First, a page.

“… Combat leadership, particularly at junior levels, involves a mixture of forceful character and a certain indifference to consequences. Lieutenants and captains are never expected to have long life spans once the shooting starts. No army can contemplate with equanimity the thought of stable, settled, emotionally middle-aged men leading platoons into enemy fire [author’s note: even though venerable garrison states often produce this kind of flabby leadership]. The German army had to walk a consistently fine line between the Scylla of emasculating its junior leaders by converting them into bureaucratized good citizens and the Charybdis of allowing panache and enthusiasm to degenerate into publicity-generating hooliganism.” Dennis E. Showalter, Tannenberg: Clash of Empires, Archon Books, Hamden, Connecticut, 1991, p. 109. By permission of Shoe String Press.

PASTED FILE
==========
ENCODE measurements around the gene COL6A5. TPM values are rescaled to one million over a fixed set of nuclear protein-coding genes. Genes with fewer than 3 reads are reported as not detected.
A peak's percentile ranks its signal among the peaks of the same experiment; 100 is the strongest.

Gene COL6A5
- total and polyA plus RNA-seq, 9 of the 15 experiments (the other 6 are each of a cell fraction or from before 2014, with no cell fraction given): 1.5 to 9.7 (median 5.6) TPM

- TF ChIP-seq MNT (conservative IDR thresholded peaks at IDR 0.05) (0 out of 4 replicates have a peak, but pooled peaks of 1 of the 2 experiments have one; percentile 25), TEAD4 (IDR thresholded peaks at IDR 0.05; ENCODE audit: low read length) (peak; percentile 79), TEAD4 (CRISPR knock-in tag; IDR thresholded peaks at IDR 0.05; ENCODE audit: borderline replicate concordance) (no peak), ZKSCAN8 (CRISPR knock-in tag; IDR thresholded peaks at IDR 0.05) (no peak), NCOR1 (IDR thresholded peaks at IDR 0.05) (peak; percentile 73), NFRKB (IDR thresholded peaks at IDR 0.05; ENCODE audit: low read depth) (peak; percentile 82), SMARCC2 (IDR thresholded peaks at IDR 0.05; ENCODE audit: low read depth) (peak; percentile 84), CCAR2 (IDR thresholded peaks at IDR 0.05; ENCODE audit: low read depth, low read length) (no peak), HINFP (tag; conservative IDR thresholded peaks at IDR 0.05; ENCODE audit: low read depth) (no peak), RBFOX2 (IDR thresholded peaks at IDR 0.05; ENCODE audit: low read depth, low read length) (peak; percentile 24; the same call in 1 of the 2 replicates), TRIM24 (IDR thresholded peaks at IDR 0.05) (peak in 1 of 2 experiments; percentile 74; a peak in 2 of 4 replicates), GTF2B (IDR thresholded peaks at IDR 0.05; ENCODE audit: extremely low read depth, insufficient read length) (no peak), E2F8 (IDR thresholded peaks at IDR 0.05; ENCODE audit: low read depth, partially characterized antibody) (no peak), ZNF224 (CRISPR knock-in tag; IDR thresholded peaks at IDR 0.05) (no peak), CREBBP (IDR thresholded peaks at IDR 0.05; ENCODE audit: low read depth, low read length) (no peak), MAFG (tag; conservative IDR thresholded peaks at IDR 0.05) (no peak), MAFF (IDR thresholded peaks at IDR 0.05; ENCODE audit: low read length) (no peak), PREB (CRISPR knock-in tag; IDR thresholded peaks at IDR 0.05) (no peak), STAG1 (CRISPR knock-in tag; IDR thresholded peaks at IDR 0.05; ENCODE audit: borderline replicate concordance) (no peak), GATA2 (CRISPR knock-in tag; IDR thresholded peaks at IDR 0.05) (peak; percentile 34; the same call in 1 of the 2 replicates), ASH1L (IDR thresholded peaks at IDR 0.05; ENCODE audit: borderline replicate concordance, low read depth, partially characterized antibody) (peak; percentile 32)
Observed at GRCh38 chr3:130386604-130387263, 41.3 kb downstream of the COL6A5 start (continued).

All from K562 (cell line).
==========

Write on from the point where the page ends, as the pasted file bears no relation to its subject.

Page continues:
In the same vein, the ultimate basic training takes place in concentration camps. Death camps are just boot camps worked out to their logical extreme, that don’t need to produce soldiers in large numbers except as guards — that always need more guards than they produce. Many death camp survivors became Israeli war heroes during the fighting in 1948. They threw themselves willingly into suicidal attacks that would have pinned or routed the Israeli militia never noted for its cowardice.
In Dark Nature, Lyall Watson reviews two moral codes. The first, “genetic morality,” evolved three basic rules of animal behavior during millions of years of adaptive survival:
· do good to relatives;
· do ill to everyone else; and
· cheat whenever you can.